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Treatment response evaluation with (18)F-FDG PET/CT and (18)F-NaF PET/CT in multiple myeloma patients undergoing high-dose chemotherapy and autologous stem cell transplantation

Christos Sachpekidis, J Hillengass, H Goldschmidt, B Wagner, U Haberkorn, K Kopka, A Dimitrakopoulou-Strauss
European Journal of Nuclear Medicine and Molecular Imaging 2017, 44 (1): 50-62
27573638

AIM: The aim of this study was to assess the combined use of the radiotracers (18)F-FDG and (18)F-NaF in treatment response evaluation of a group of multiple myeloma (MM) patients undergoing high-dose chemotherapy (HDT) followed by autologous stem cell transplantation (ASCT) by means of static (whole-body) and dynamic PET/CT (dPET/CT).

PATIENTS AND METHODS: Thirty-four patients with primary, previously untreated MM scheduled for treatment with HDT followed by ASCT were enrolled in the study. All patients underwent PET/CT scanning with (18)F-FDG and (18)F-NaF before and after therapy. Treatment response by means of PET/CT was assessed according to the European Organization for Research and Treatment of Cancer (EORTC) 1999 criteria. The evaluation of dPET/CT studies was based on qualitative evaluation, semi-quantitative (SUV) calculation, and quantitative analysis based on two-tissue compartment modelling and a non-compartmental approach leading to the extraction of fractal dimension (FD).

RESULTS: An analysis was possible in 29 patients: three with clinical complete response (CR) and 26 with non-CR (13 patients near complete response-nCR, four patients very good partial response-VGPR, nine patients partial response-PR). After treatment, (18)F-FDG PET/CT was negative in 14/29 patients and positive in 15/29 patients, showing a sensitivity of 57.5 % and a specificity of 100 %. According to the EORTC 1999 criteria, (18)F-FDG PET/CT-based treatment response revealed CR in 14 patients ((18)F-FDG PET/CT CR), PR in 11 patients ((18)F-FDG PET/CT PR) and progressive disease in four patients ((18)F-FDG PET/CT PD). In terms of (18)F-NaF PET/CT, 4/29 patients (13.8 %) had a negative baseline scan, thus failed to depict MM. Regarding the patients for which a direct lesion-to-lesion comparison was feasible, (18)F-NaF PET/CT depicted 56 of the 129 (18)F-FDG positive lesions (43 %). Follow-up (18)F-NaF PET/CT showed persistence of 81.5 % of the baseline (18)F-NaF positive MM lesions after treatment, despite the fact that 64.7 % of them had turned to (18)F-FDG negative. Treatment response according to (18)F-NaF PET/CT revealed CR in one patient ((18)F-NaF PET/CT CR), PR in five patients ((18)F-NaF PET/CT PR), SD in 12 patients ((18)F-NaF PET/CT SD), and PD in seven patients ((18)F-NaF PET/CT PD). Dynamic (18)F-FDG and (18)F-NaF PET/CT studies showed that SUVaverage, SUVmax, as well as the kinetic parameters K1, influx and FD from reference bone marrow and skeleton responded to therapy with a significant decrease (p < 0.001).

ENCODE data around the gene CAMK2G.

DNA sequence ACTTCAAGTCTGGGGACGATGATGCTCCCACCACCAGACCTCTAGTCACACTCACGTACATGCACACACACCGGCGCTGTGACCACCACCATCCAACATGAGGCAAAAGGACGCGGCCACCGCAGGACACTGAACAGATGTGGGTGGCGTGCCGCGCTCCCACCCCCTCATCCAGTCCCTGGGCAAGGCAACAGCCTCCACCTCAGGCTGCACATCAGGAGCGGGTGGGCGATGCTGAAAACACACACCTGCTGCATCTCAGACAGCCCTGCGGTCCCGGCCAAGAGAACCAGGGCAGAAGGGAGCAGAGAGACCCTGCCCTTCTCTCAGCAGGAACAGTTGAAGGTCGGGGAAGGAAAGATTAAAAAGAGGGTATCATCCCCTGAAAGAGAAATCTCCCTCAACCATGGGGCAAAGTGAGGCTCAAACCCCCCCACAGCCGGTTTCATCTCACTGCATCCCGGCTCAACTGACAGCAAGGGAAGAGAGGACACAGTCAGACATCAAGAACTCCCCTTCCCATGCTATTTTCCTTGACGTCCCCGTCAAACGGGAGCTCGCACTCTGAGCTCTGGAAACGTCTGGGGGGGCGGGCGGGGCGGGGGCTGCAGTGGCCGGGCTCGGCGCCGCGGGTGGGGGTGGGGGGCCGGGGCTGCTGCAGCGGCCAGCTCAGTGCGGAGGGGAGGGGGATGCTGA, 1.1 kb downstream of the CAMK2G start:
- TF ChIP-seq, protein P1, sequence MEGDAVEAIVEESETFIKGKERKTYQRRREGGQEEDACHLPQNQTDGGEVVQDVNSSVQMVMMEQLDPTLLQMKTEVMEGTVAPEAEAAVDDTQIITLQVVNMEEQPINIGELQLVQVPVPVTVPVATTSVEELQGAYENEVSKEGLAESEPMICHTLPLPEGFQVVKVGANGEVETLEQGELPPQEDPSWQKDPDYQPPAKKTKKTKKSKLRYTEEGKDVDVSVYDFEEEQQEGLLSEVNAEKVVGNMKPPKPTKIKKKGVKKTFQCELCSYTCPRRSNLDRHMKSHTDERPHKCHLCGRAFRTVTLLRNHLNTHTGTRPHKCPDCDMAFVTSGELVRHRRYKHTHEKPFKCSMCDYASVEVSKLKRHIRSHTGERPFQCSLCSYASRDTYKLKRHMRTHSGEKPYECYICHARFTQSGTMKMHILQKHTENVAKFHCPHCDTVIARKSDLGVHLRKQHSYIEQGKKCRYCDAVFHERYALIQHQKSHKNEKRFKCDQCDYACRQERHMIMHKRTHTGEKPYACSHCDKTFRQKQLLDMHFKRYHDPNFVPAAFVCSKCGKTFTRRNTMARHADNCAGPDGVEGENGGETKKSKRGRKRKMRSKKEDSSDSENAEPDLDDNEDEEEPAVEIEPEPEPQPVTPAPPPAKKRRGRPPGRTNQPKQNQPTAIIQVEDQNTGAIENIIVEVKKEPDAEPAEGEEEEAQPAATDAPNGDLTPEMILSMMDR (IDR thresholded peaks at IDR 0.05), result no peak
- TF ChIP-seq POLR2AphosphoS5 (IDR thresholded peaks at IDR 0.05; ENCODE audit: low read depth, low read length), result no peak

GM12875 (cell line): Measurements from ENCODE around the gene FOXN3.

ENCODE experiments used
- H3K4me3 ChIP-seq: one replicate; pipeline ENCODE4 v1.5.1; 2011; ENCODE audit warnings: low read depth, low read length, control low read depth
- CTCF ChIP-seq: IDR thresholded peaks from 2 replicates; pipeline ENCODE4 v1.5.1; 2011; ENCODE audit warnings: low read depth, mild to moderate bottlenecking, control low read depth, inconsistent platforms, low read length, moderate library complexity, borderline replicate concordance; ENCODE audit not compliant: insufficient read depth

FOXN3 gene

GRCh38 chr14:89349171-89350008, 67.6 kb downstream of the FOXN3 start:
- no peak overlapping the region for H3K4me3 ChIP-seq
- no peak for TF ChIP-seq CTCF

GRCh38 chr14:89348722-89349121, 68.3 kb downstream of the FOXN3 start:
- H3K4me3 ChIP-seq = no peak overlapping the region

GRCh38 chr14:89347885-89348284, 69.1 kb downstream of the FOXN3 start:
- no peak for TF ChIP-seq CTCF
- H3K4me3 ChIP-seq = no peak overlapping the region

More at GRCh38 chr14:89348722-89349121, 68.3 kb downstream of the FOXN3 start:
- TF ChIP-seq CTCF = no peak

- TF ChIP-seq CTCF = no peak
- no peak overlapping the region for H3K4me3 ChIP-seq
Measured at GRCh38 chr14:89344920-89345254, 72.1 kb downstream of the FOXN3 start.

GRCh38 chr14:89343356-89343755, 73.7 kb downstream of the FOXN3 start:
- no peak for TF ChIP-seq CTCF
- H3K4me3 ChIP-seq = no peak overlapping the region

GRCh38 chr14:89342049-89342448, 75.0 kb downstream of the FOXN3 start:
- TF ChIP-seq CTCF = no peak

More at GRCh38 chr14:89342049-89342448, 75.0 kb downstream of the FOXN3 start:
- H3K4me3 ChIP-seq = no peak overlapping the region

CONCLUSION: F-FDG PET/CT demonstrated a sensitivity of 57.7 % and a specificity of 100 % in treatment response evaluation of MM. Despite its limited sensitivity, the performance of (18)F-FDG PET/CT was satisfactory, given that 6/9 false negative patients in follow-up scans (66.7 %) were clinically characterized as nCR, a disease stage with very low tumor mass. On the other hand, (18)F-NaF PET/CT does not seem to add significantly to (18)F-FDG PET/CT in treatment response evaluation of MM patients undergoing HDT and ASCT, at least shortly after therapy.

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